THE POWER OF THE POOR WOMEN
Hey wife! I am holding your hand for prosperity
-Atharva Ved 14.1.50
Money is the seed of money, and the first guinea is sometimes more difficult to acquire than the second million.
Traditional wisdom has always held the household as the female domain and the world outside as the domain of the male. This is more pronounced in the rural areas where women–even though they work in the fields–are inextricably associated with the kitchen, the inside, the private. “Women were thought to be incapable of understanding what went on outside the domestic walls,” writes sociologist MN Shrinivas. However, there is overwhelming evidence that women-run project ventures are the best managed, with women showing a much greater sense of responsibility and also a commitment to human development objectives such as health and education of their families. It has been said that women who are closest to the world’s most pressing issues are best placed to solve them.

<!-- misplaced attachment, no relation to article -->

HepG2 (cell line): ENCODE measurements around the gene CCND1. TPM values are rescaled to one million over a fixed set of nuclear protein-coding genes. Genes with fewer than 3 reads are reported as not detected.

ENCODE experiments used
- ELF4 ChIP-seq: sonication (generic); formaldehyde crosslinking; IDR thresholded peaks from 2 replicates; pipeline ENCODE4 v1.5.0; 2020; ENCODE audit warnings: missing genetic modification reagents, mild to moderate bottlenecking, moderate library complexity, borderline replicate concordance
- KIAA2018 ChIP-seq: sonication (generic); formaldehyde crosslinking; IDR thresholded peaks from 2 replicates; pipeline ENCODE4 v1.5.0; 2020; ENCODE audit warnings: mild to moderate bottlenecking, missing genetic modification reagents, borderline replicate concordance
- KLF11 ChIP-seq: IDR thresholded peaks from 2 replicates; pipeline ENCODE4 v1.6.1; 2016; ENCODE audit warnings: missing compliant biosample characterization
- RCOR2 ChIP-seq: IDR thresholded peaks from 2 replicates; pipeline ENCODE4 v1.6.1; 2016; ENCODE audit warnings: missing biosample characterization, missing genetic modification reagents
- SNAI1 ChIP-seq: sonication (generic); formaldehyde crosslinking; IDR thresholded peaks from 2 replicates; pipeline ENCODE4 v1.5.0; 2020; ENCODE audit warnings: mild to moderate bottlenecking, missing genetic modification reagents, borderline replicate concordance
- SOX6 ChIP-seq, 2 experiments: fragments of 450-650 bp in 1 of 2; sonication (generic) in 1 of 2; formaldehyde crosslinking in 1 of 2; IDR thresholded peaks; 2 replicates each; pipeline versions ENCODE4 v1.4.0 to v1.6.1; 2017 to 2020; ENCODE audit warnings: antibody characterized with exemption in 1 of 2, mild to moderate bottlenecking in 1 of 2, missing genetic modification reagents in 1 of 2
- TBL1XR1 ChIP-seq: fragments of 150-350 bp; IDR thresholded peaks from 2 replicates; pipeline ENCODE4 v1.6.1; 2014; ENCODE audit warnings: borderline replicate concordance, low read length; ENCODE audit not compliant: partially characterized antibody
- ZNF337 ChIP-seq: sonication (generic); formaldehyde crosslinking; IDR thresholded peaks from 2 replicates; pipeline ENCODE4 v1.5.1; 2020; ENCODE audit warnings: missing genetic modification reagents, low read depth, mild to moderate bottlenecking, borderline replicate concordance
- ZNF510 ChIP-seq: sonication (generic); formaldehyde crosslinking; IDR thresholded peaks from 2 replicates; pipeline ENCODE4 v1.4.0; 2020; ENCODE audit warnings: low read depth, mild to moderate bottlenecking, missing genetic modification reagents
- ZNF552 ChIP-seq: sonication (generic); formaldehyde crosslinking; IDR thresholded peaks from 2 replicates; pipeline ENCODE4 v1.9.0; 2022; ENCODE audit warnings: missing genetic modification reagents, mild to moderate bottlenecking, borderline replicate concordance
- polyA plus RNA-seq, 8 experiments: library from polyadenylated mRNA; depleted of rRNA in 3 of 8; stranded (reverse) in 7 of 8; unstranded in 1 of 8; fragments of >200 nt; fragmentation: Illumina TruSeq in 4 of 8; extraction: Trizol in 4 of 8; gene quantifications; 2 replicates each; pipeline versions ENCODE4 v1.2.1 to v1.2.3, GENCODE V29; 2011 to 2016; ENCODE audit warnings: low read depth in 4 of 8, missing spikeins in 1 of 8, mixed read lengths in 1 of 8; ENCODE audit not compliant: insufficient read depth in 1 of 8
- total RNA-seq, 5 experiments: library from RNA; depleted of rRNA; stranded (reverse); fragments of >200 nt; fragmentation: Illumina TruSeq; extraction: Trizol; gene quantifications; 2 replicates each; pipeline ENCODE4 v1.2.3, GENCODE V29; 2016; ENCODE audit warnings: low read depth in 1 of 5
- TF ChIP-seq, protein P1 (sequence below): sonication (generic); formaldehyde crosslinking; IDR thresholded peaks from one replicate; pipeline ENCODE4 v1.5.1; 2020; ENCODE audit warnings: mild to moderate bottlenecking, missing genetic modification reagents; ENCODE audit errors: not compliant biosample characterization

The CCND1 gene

Over the years there have been many efforts to reduce women’s poverty. Investments to increase agricultural productivity improve livestock management and provide livelihood opportunities are key ways to address the needs of poor rural women. One of them is microfinance and the grop mechanism of microfiance has proved to be quite empowering.
In India the most popular model for empowering village women through financial access and provision of other services is the Self Help Group mechanism. The idea of springing people from poverty by advancing them small amounts of money is old. But the modern template was created in India in the nineties in the form of the Self Help Group model. A typical Indian SHG consists of 10-20 poor women from similar socio-economic backgrounds who meet once a month to pool savings and discuss issues of mutual importance. Group members are engaged in livelihood activities such as running a retail shop, cattle rearing, zari work, tailoring jobs, making candles, artificial jeweler.